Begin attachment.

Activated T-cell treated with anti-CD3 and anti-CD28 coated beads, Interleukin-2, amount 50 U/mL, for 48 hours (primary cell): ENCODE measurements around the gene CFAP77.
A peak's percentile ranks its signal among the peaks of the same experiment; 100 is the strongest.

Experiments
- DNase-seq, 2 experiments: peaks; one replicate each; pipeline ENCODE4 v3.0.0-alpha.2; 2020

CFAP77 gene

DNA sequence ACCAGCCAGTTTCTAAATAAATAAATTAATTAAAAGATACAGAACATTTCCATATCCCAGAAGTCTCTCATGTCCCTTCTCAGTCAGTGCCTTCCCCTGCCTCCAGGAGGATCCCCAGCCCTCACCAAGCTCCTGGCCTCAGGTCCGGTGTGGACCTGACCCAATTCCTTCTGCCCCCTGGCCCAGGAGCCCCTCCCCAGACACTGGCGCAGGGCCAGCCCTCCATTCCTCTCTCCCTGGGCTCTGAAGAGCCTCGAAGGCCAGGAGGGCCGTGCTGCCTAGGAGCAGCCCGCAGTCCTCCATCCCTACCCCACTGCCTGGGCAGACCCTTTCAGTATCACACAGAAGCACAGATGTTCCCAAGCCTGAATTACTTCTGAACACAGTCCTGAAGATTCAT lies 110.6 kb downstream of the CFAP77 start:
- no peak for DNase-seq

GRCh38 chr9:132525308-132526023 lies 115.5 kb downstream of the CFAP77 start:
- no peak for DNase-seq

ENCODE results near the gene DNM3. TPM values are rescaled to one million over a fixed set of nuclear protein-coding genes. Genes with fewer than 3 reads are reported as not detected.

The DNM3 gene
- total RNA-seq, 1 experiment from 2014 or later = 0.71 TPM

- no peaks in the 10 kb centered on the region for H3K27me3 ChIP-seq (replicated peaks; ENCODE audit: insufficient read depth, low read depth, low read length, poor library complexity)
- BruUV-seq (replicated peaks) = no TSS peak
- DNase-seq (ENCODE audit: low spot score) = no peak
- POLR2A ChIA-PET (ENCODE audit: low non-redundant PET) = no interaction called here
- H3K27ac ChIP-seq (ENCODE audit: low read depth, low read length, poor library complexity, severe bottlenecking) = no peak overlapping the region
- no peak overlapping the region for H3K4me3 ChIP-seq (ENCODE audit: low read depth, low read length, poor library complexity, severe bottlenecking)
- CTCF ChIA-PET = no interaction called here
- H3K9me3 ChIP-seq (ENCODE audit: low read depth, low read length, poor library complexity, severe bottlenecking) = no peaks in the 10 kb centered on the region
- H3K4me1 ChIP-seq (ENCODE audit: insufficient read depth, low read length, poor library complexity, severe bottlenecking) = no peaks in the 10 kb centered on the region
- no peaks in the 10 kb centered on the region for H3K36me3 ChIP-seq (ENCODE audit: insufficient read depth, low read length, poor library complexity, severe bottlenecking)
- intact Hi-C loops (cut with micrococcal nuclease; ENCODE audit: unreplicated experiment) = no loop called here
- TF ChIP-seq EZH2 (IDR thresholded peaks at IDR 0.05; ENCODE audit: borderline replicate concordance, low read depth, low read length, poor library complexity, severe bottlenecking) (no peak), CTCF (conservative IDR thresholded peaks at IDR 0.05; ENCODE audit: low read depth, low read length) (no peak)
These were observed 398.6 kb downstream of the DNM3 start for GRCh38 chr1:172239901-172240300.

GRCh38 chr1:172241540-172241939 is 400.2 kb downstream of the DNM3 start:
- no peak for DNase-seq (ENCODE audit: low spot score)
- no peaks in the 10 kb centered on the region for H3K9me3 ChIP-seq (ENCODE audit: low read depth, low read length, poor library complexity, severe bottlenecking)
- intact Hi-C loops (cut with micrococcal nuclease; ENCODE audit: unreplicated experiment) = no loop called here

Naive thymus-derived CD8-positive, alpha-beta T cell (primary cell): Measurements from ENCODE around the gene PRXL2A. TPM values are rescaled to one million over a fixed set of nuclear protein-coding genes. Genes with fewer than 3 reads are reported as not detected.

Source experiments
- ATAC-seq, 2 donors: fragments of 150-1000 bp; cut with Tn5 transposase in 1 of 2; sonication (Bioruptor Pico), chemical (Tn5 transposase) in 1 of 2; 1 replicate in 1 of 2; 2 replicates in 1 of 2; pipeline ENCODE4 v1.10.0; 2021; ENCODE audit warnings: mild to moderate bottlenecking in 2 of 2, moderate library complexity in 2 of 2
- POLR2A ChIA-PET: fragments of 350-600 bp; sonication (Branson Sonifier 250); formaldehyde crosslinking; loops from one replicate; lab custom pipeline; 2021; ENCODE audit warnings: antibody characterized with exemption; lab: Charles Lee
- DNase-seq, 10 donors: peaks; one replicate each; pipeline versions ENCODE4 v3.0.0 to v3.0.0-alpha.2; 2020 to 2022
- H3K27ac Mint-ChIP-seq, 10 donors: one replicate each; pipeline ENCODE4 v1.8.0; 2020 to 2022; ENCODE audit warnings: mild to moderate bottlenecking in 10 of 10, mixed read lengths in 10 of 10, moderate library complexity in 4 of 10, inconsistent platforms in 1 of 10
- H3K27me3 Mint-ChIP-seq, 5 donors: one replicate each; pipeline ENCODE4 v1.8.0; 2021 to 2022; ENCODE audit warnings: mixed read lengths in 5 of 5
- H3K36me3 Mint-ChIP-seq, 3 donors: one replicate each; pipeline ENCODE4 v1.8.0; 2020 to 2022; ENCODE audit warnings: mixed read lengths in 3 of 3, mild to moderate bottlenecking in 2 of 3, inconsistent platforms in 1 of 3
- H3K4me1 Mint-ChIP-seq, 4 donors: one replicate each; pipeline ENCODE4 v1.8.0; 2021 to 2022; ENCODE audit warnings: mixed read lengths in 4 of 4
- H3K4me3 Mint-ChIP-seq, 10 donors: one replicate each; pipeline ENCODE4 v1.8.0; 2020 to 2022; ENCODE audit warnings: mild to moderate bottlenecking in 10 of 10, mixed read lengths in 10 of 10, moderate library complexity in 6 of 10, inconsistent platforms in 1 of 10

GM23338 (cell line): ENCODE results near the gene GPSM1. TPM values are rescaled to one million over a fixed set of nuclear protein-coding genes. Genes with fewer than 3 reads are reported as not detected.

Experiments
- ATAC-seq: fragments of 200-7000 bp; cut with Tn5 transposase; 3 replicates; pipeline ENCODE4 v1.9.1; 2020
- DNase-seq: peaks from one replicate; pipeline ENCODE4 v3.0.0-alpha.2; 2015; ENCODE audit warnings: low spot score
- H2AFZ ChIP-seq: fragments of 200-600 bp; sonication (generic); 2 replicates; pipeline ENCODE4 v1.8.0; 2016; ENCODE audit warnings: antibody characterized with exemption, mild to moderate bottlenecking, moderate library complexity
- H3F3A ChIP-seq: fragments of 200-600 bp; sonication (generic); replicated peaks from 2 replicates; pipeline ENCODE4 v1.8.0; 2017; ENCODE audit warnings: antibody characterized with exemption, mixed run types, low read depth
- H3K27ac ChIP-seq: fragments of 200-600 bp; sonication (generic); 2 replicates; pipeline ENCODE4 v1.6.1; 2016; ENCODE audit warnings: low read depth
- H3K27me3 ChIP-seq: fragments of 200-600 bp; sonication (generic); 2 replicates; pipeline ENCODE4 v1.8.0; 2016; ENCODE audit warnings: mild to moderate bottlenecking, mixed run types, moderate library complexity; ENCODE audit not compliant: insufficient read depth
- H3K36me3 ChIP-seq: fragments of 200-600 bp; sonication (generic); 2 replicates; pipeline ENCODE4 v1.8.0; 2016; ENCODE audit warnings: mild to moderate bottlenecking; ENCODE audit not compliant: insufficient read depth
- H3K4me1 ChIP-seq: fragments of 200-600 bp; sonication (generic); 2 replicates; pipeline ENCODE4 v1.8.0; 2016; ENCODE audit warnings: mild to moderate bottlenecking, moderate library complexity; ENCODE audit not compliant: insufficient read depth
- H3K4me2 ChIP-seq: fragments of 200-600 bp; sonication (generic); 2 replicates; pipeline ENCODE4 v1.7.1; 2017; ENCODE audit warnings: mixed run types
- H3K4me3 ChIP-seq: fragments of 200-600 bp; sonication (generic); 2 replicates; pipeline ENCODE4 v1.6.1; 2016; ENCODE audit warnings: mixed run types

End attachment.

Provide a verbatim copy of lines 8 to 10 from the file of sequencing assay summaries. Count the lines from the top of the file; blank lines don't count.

GRCh38 chr9:132525308-132526023 lies 115.5 kb downstream of the CFAP77 start:
- no peak for DNase-seq

ENCODE results near the gene DNM3. TPM values are rescaled to one million over a fixed set of nuclear protein-coding genes. Genes with fewer than 3 reads are reported as not detected.